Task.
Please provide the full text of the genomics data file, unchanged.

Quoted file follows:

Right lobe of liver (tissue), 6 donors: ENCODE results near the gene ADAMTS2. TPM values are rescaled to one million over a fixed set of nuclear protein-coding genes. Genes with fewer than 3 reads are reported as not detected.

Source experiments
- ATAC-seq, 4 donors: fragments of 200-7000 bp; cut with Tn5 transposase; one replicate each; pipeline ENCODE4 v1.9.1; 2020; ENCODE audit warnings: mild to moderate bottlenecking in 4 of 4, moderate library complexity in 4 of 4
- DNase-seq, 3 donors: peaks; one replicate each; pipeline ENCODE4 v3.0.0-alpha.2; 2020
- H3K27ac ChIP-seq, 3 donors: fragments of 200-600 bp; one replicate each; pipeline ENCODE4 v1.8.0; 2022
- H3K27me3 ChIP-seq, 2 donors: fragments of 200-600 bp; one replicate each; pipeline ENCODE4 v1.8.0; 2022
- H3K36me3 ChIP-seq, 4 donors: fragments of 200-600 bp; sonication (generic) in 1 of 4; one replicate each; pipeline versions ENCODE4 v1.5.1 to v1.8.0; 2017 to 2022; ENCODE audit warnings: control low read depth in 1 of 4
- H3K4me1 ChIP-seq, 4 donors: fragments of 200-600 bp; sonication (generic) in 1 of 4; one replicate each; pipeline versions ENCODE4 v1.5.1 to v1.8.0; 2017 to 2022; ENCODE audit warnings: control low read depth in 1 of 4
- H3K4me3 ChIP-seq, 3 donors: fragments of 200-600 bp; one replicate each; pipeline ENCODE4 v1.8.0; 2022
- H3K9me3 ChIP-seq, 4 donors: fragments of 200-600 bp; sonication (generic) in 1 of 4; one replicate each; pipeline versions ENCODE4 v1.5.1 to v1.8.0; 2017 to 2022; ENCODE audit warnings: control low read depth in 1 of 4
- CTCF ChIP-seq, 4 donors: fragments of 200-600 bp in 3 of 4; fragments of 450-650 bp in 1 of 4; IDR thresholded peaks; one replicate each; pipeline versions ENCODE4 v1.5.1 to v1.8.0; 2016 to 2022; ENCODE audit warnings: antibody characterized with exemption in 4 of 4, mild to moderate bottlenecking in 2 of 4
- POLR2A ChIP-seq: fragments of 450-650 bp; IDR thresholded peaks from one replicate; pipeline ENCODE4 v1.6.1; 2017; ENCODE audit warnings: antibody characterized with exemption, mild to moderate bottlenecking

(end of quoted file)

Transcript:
Right lobe of liver (tissue), 6 donors: ENCODE results near the gene ADAMTS2. TPM values are rescaled to one million over a fixed set of nuclear protein-coding genes. Genes with fewer than 3 reads are reported as not detected.

Source experiments
- ATAC-seq, 4 donors: fragments of 200-7000 bp; cut with Tn5 transposase; one replicate each; pipeline ENCODE4 v1.9.1; 2020; ENCODE audit warnings: mild to moderate bottlenecking in 4 of 4, moderate library complexity in 4 of 4
- DNase-seq, 3 donors: peaks; one replicate each; pipeline ENCODE4 v3.0.0-alpha.2; 2020
- H3K27ac ChIP-seq, 3 donors: fragments of 200-600 bp; one replicate each; pipeline ENCODE4 v1.8.0; 2022
- H3K27me3 ChIP-seq, 2 donors: fragments of 200-600 bp; one replicate each; pipeline ENCODE4 v1.8.0; 2022
- H3K36me3 ChIP-seq, 4 donors: fragments of 200-600 bp; sonication (generic) in 1 of 4; one replicate each; pipeline versions ENCODE4 v1.5.1 to v1.8.0; 2017 to 2022; ENCODE audit warnings: control low read depth in 1 of 4
- H3K4me1 ChIP-seq, 4 donors: fragments of 200-600 bp; sonication (generic) in 1 of 4; one replicate each; pipeline versions ENCODE4 v1.5.1 to v1.8.0; 2017 to 2022; ENCODE audit warnings: control low read depth in 1 of 4
- H3K4me3 ChIP-seq, 3 donors: fragments of 200-600 bp; one replicate each; pipeline ENCODE4 v1.8.0; 2022
- H3K9me3 ChIP-seq, 4 donors: fragments of 200-600 bp; sonication (generic) in 1 of 4; one replicate each; pipeline versions ENCODE4 v1.5.1 to v1.8.0; 2017 to 2022; ENCODE audit warnings: control low read depth in 1 of 4
- CTCF ChIP-seq, 4 donors: fragments of 200-600 bp in 3 of 4; fragments of 450-650 bp in 1 of 4; IDR thresholded peaks; one replicate each; pipeline versions ENCODE4 v1.5.1 to v1.8.0; 2016 to 2022; ENCODE audit warnings: antibody characterized with exemption in 4 of 4, mild to moderate bottlenecking in 2 of 4
- POLR2A ChIP-seq: fragments of 450-650 bp; IDR thresholded peaks from one replicate; pipeline ENCODE4 v1.6.1; 2017; ENCODE audit warnings: antibody characterized with exemption, mild to moderate bottlenecking